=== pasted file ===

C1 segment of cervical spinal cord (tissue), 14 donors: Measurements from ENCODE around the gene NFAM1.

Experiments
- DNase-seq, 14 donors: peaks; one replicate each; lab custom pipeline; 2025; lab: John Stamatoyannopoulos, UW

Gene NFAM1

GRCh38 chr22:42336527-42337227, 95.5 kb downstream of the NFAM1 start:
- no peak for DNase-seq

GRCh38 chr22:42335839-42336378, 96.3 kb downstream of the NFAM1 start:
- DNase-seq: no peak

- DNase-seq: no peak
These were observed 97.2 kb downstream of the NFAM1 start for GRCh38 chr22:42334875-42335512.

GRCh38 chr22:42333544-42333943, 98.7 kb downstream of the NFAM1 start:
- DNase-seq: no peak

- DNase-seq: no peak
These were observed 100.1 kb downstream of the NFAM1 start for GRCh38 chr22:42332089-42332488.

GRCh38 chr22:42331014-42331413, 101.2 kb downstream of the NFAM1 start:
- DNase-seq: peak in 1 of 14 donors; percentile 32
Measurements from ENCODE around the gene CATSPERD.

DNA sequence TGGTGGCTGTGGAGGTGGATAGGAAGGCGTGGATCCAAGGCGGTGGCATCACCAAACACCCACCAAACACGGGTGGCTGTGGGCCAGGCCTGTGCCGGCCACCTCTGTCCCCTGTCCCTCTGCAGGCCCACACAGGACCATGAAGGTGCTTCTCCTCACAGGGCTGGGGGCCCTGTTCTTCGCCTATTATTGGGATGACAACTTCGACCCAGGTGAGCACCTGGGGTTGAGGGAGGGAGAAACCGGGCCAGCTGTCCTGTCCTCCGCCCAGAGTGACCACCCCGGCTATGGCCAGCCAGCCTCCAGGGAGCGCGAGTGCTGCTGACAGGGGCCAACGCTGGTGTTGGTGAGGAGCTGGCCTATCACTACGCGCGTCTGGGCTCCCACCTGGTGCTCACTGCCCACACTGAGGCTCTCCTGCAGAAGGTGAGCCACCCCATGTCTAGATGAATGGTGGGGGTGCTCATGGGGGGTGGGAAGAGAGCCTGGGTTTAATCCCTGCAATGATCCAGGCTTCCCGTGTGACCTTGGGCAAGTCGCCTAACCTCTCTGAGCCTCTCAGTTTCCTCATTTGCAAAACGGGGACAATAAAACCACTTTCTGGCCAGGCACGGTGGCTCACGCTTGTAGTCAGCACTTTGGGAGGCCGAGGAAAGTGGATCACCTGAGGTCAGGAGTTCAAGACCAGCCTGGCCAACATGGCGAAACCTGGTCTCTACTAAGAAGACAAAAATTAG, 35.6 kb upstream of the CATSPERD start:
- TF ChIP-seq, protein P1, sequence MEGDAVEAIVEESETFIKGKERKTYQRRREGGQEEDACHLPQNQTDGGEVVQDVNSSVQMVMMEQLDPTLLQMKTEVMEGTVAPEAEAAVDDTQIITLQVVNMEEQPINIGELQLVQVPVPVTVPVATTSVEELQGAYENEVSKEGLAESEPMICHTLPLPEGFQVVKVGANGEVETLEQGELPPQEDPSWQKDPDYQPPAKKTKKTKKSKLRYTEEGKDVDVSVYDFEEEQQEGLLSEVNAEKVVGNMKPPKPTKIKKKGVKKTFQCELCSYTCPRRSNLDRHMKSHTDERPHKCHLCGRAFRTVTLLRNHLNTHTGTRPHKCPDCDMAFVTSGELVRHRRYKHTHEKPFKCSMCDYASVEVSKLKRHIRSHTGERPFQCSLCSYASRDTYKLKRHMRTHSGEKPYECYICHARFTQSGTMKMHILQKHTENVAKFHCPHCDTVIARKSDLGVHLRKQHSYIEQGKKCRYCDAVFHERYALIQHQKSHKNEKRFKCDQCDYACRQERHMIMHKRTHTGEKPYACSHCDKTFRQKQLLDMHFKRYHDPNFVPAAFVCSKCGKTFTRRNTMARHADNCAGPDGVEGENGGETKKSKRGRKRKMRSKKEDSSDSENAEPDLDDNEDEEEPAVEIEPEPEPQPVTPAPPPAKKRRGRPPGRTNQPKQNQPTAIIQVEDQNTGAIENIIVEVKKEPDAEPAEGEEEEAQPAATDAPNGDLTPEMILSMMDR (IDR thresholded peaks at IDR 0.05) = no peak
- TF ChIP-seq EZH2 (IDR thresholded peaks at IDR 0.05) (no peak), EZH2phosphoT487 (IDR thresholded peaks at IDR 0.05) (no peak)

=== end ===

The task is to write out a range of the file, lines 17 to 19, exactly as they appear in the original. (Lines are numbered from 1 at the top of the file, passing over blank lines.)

Measurements from ENCODE around the gene CATSPERD.

DNA sequence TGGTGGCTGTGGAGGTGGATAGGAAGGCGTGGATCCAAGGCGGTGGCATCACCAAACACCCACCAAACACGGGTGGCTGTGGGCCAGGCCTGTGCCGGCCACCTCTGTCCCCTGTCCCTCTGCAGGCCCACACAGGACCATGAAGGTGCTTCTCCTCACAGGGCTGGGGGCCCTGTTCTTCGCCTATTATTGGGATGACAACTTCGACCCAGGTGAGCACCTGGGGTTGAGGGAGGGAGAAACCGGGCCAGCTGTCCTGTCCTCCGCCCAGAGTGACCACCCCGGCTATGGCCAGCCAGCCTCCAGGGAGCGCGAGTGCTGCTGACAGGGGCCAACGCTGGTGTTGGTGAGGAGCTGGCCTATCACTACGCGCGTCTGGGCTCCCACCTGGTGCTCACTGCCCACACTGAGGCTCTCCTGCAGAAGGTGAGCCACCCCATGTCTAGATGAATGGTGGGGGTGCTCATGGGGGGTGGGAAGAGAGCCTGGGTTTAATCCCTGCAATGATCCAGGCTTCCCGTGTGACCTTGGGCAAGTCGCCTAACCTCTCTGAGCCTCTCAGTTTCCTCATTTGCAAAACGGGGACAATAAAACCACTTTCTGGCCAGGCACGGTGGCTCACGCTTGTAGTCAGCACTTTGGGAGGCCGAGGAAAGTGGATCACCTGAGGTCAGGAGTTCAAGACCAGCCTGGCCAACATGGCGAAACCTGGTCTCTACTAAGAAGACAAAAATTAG, 35.6 kb upstream of the CATSPERD start:
- TF ChIP-seq, protein P1, sequence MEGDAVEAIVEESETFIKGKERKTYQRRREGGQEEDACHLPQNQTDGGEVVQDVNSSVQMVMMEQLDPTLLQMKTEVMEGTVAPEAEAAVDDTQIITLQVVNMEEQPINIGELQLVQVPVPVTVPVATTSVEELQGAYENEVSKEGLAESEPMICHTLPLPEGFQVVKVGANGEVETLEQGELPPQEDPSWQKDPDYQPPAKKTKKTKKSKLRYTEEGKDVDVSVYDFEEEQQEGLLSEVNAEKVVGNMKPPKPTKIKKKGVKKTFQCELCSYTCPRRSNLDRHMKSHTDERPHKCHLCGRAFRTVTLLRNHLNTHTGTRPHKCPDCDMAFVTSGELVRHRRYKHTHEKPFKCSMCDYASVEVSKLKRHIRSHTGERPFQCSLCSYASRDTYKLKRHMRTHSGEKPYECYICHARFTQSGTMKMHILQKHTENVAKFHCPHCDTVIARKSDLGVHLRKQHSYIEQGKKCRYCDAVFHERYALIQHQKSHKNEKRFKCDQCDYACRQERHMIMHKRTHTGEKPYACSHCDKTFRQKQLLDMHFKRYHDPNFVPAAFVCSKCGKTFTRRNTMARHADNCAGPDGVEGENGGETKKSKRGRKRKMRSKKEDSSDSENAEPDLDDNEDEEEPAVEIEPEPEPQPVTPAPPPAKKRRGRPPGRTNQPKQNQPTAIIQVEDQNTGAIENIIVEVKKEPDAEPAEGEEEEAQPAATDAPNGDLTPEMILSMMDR (IDR thresholded peaks at IDR 0.05) = no peak